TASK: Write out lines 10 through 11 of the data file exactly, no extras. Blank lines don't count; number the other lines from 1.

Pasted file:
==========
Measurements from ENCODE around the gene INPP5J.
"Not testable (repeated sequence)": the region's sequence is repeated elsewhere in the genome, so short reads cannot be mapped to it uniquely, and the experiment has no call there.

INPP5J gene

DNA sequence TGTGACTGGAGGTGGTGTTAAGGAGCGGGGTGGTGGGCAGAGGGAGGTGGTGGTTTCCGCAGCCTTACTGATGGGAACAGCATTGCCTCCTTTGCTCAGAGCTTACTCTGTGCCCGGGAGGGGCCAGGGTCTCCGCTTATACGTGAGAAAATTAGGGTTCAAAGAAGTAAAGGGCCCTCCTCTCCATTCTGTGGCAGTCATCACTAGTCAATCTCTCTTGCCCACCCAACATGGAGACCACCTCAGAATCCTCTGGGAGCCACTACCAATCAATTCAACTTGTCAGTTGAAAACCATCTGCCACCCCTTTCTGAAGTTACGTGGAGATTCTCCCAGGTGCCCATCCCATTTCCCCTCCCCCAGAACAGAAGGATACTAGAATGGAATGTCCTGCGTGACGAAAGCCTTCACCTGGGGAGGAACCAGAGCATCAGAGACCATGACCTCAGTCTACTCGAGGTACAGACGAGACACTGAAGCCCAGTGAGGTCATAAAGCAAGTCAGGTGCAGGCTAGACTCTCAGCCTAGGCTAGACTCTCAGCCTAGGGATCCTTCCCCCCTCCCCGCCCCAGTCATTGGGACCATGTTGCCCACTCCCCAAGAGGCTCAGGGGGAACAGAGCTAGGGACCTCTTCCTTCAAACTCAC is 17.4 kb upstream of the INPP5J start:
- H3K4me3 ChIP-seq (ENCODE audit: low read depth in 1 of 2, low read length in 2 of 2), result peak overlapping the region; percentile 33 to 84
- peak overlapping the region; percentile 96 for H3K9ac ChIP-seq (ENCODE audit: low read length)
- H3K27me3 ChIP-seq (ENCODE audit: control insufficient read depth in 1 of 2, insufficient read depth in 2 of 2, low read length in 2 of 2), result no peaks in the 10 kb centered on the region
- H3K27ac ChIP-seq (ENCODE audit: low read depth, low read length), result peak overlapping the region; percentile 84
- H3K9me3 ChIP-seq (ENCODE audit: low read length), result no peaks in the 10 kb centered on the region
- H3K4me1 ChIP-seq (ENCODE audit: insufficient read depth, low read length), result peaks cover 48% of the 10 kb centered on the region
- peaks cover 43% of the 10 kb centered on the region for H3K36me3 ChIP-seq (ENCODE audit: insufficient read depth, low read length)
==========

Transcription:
- H3K4me1 ChIP-seq (ENCODE audit: insufficient read depth, low read length), result peaks cover 48% of the 10 kb centered on the region
- peaks cover 43% of the 10 kb centered on the region for H3K36me3 ChIP-seq (ENCODE audit: insufficient read depth, low read length)